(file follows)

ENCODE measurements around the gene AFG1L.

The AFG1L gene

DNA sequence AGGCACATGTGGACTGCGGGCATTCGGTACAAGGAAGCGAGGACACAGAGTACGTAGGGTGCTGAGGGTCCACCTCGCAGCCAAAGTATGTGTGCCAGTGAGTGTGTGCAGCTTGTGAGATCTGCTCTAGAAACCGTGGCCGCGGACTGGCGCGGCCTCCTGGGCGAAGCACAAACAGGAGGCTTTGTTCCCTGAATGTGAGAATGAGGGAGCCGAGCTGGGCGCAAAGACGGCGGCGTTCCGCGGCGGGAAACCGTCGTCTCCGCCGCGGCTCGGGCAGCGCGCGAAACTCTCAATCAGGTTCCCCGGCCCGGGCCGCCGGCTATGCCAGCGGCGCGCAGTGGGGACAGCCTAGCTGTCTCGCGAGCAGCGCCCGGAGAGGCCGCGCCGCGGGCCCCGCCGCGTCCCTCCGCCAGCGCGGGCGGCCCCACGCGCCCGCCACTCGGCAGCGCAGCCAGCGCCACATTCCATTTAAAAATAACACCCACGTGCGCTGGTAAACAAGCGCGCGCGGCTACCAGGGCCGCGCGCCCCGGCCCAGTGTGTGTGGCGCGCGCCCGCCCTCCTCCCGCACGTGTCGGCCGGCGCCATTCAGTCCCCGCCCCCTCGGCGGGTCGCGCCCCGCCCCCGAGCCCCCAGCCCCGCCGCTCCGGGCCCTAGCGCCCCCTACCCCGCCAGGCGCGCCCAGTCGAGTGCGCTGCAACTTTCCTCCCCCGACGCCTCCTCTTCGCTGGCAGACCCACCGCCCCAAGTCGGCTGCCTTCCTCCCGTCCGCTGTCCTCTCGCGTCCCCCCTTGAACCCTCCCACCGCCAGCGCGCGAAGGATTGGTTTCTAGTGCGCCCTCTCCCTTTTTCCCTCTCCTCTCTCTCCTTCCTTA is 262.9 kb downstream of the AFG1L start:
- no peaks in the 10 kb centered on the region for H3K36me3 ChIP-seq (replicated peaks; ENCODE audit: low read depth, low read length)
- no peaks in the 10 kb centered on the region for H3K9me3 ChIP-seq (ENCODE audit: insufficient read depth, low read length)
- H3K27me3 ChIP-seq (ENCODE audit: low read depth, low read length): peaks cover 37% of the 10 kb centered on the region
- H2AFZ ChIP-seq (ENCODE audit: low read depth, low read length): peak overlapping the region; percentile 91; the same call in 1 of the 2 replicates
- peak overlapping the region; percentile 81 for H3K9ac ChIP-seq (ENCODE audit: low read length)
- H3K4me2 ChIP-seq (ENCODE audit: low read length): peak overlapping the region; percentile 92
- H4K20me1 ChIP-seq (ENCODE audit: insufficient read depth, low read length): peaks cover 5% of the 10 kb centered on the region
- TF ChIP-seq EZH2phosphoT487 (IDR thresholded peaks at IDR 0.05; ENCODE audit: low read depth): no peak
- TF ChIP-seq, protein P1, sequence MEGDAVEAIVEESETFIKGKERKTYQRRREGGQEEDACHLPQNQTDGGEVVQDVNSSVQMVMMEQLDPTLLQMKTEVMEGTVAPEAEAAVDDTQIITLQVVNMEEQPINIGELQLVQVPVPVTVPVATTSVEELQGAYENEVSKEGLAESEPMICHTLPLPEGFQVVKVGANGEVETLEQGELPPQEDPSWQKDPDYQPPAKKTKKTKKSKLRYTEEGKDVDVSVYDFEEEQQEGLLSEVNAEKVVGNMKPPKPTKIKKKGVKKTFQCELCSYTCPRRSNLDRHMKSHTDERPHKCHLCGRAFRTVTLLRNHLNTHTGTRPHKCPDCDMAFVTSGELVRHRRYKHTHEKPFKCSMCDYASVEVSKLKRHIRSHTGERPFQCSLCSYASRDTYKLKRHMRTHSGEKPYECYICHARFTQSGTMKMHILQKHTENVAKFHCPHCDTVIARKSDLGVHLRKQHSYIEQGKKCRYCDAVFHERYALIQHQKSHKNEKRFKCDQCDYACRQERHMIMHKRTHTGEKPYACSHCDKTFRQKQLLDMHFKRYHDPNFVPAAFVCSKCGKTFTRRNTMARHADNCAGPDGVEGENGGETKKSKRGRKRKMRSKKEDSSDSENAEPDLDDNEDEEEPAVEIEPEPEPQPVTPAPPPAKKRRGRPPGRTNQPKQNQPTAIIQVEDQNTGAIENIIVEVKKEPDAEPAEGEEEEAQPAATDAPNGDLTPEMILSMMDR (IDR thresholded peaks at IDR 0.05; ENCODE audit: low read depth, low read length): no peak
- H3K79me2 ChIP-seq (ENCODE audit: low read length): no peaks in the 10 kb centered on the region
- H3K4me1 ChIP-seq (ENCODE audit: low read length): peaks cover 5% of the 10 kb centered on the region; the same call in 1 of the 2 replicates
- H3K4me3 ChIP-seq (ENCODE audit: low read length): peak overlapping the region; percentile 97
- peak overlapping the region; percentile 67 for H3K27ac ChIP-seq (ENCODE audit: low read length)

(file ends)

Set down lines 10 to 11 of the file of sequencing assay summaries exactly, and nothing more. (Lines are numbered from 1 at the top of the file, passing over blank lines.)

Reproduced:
- H4K20me1 ChIP-seq (ENCODE audit: insufficient read depth, low read length): peaks cover 5% of the 10 kb centered on the region
- TF ChIP-seq EZH2phosphoT487 (IDR thresholded peaks at IDR 0.05; ENCODE audit: low read depth): no peak